SEA Games 2019: 56 golds realistic target for Singapore

The Straits Times predicts a creditable haul, just short of the away record of 58 from KL

A SEA Games banner is seen outside the Rizal Memorial Stadium on Nov 28, 2019. ST PHOTO: MARK CHEONG

Team Singapore, like the hosts of the Philippine SEA Games, have not enjoyed the best of starts as the biennial event kicks off officially today with the opening ceremony at the Philippines Arena in Bulacan.

Amid reports of transport and logistical issues, Singapore's water polo, netball, floorball and football athletes were in action ahead of the Nov 30 to Dec 11 Games.

As Typhoon Kammuri threatens to bear down on the Philippines this weekend, it appears only the floorball teams are treading comfortably above water, with the men's water polo team and football team sputtering and the netball team suffering a loss to arch-rivals Malaysia yesterday.

While Singapore will field their largest away contingent of 666 athletes in 48 sports at the 30th SEA Games, the odds of bettering their record away haul of 58 golds from the last edition in Kuala Lumpur are stacked against them.

The Straits Times predicts that Singapore could capture just 56.

With new sports such as sambo, jiu-jitsu and underwater hockey adding to the bulging calendar of 56, Games organisers have had to cut the number of events in many sports, with bowling, shooting and table tennis - traditional "gold mines" for Singapore - among the victims.

Still, that is a noteworthy feat as it would be only the fourth time that the Republic have reached the 50-gold mark (in addition to the 2017 tally, both home Games in 1993 and 2015 had 50 and 84 golds respectively).

And to achieve this at three consecutive SEA Games can only bode well for Singapore sport ahead of its bigger mission at next year's Tokyo Olympics.

Juliana Seow, Singapore's chef de mission for the SEA Games, was cautious about their gold-medal hopes, warning that several athletes would be competing in sports that they are "not traditionally familiar with".


She added: "This also means that we have little experience and intelligence in them, making it challenging to ascertain where our competitors stand against their counterparts.

"The inclusion of these new sports has contributed to the boost of debutants (58 per cent) in the Team Singapore contingent."

Swimming and table tennis are still expected to do the heavy lifting. Both sports combined for 24 gold medals in 2017, or 41 per cent of the haul.

Olympic champion Joseph Schooling and the Quah siblings (Ting Wen, Zheng Wen and Jing Wen) led the medal charge in Kuala Lumpur as the swimmers took home 19 out of the 40 golds, while the table tennis players won five out of seven titles.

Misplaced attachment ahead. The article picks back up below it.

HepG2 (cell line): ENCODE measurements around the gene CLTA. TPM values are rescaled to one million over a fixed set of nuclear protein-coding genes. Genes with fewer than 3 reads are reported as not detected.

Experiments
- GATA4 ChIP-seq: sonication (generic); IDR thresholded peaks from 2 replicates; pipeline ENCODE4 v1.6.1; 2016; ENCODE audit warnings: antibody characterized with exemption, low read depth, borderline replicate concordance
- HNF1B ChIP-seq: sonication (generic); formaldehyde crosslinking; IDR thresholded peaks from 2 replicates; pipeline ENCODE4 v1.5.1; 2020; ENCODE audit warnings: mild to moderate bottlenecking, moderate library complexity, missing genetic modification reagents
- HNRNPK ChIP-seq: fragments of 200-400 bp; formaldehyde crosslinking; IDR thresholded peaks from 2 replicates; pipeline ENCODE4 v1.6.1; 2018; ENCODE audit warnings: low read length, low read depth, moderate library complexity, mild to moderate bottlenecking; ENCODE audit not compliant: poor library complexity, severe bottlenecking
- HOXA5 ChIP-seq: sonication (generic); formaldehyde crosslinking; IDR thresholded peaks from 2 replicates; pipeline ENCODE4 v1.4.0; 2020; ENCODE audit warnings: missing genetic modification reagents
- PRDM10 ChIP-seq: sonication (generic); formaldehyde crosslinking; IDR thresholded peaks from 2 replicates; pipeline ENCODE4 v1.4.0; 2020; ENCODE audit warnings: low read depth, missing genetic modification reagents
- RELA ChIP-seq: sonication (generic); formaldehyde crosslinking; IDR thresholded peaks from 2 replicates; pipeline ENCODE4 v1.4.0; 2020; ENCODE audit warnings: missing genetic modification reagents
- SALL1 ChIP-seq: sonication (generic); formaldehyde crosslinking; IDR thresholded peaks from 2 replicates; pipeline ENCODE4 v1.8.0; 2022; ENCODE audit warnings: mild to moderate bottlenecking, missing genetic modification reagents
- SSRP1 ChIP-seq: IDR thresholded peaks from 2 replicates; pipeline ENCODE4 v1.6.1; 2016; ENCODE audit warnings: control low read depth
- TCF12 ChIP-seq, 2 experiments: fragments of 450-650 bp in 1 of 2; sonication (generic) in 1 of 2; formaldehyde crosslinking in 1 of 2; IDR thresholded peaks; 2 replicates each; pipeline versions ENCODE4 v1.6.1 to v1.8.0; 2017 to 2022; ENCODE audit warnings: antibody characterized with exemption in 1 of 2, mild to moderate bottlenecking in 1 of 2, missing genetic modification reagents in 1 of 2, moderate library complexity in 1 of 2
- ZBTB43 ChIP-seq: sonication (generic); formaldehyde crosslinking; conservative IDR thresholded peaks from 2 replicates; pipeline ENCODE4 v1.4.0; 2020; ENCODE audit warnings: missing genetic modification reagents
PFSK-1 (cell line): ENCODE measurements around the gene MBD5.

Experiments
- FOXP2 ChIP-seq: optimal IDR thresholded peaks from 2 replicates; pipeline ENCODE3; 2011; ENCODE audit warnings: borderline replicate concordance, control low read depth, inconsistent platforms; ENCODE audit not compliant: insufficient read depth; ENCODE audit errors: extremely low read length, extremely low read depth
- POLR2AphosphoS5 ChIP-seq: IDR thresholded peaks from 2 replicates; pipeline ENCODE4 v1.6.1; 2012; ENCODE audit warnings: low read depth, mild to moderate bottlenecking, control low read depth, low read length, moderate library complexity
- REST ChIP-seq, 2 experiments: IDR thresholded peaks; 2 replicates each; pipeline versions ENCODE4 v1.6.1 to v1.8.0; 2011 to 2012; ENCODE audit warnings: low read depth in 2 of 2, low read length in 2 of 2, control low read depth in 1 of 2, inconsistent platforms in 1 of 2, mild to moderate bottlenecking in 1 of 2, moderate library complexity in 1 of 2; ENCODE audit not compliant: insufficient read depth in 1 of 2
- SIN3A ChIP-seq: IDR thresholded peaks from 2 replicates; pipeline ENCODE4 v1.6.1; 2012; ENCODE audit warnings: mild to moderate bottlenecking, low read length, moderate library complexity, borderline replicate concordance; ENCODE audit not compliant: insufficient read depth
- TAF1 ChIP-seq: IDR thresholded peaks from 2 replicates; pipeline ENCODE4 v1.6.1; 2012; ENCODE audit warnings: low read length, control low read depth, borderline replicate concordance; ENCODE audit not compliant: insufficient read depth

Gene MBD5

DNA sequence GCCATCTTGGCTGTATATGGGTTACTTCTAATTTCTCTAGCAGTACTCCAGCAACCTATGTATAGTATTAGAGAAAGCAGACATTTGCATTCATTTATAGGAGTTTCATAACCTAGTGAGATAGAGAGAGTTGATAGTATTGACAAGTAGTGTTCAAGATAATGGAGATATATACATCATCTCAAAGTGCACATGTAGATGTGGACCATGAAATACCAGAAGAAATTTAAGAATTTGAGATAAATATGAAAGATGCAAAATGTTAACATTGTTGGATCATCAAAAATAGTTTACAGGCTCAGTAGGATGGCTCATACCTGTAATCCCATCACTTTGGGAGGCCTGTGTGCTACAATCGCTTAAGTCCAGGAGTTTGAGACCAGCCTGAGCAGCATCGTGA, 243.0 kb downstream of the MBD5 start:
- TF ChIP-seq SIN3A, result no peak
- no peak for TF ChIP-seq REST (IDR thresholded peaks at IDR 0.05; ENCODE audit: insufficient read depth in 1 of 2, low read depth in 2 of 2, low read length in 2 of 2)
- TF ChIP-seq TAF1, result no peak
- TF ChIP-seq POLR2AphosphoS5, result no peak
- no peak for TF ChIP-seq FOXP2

This time, there are only four table tennis titles - men's and women's singles and doubles - and the team have been hit by the retirement of veteran Gao Ning.

Singapore Swimming Association president Lee Kok Choy said: "We are within the range of (19 golds) and will do the best we can.

"Our goal is to be the No. 1 country at the Games (in swimming) and our nearest threats are Vietnam."

But the swimmers will be missing retired breaststroke specialist Roanne Ho, though one familiar face, Amanda Lim, is still intending to make waves.

The winner of 16 golds at the Games since 2007 is gunning for a sixth consecutive title in the 50m freestyle and will also feature in the relays.

The 26-year-old, one of the oldest in the 21-member swimming squad, said: "My goal is to go for another title this year… I want to do well and better my personal best (25.38sec for the 50m free)."

While modern pentathlon, sambo and jiu-jitsu athletes are newer members of the fold, they are not in the Philippines just for the ride.

Former judoka Gary Chow, who won a silver and two bronzes in the sport at previous Games, will be gunning for his first gold in sambo.

There are also high hopes for modern pentathlete Shermaine Tung and Constance Lien, who won the women's blue belt featherweight world title at the World International Brazilian Jiu-jitsu Federation Championships in May.

ST predicts that the new sports of jiu-jitsu (3), e-sports (1), sambo (1), skateboarding (1) and modern pentathlon (1) could win seven golds this time, or 12 per cent of the predicted 56-gold haul.

Like the Kuala Lumpur Games where Singapore won surprise golds in cricket, cycling and golf, Seow expects some early Christmas gifts.

She added: "We've been surprised before at major Games and these are inevitable and often rewarding.

"Our athletes and officials are well prepared to tackle what comes their way and we hope they seize every opportunity to fly the Singapore flag high in the Philippines."

• Additional reporting by Nicole Chia

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A version of this article appeared in the print edition of The Straits Times on November 30, 2019, with the headline SEA Games 2019: 56 golds realistic target for Singapore. Subscribe